Originally Posted By: dandersen
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It should be noted however that these rates on maps were based on the results of radon testing. If fewer tests are conducted at certain locations (such as low populated areas), the results of projected concentrations will be lower or higher based on a fewer number of tests to be averaged within the group.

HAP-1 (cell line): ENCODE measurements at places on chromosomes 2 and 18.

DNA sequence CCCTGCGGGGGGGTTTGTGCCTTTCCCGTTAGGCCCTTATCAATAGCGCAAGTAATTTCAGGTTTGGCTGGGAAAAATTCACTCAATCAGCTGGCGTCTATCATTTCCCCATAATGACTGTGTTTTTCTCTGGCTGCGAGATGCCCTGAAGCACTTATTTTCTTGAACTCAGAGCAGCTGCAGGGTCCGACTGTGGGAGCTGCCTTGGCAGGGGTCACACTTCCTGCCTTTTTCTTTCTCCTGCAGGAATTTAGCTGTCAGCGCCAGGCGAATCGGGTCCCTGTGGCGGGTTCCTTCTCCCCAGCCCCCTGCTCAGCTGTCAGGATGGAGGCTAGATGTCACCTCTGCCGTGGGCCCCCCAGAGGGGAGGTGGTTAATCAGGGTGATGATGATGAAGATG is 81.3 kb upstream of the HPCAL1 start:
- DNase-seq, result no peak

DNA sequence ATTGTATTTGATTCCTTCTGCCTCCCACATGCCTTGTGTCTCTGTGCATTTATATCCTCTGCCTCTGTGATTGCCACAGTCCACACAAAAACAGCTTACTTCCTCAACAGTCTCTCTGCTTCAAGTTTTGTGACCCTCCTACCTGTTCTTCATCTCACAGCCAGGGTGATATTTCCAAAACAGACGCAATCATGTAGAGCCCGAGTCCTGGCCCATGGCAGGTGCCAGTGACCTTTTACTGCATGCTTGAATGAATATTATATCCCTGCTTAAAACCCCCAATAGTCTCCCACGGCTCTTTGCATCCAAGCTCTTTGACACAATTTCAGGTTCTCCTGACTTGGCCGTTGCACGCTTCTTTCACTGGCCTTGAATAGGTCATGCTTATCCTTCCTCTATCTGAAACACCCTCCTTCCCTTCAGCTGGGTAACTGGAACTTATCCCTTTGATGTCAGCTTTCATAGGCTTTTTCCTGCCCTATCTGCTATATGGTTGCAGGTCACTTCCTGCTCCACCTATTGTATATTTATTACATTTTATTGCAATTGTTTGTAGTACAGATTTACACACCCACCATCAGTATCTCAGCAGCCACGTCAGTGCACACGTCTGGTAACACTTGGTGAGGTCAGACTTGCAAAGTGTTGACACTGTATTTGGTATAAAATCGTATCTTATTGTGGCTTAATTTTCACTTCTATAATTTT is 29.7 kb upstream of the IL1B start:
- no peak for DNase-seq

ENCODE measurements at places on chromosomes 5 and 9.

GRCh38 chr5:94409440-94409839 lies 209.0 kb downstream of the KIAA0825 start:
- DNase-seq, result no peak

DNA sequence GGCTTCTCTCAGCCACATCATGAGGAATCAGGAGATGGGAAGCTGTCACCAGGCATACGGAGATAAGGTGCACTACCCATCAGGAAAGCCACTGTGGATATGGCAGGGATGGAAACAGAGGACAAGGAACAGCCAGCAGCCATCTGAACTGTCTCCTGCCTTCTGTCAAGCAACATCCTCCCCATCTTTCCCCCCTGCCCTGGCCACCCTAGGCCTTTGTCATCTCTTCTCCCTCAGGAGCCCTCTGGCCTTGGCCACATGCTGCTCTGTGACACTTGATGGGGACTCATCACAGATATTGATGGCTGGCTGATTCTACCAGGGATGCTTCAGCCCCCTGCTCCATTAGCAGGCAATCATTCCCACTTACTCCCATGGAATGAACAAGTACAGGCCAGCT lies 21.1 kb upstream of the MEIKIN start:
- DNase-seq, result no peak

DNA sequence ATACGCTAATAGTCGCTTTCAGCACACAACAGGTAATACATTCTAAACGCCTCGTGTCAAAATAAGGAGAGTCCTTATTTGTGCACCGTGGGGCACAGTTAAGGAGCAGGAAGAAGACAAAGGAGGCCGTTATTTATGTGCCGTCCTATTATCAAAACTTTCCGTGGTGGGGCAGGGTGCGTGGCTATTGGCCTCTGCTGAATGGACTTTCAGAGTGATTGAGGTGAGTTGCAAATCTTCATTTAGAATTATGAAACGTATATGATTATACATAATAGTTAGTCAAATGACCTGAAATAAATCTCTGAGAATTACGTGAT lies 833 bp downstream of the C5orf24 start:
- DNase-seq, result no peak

I inspect in areas with a reasonably high radon concentration on this map but find that a very small percentage of homes actually have a major radon problem. Other areas on this map, such has in the mountains of eastern Tennessee show a lower concentration level however I have done mitigation with the US EPA in the Smoky Mountains. So even in an lower zones, there is radon problems.
As the EPA says, the only way to know if you have a radon problem is to test for it.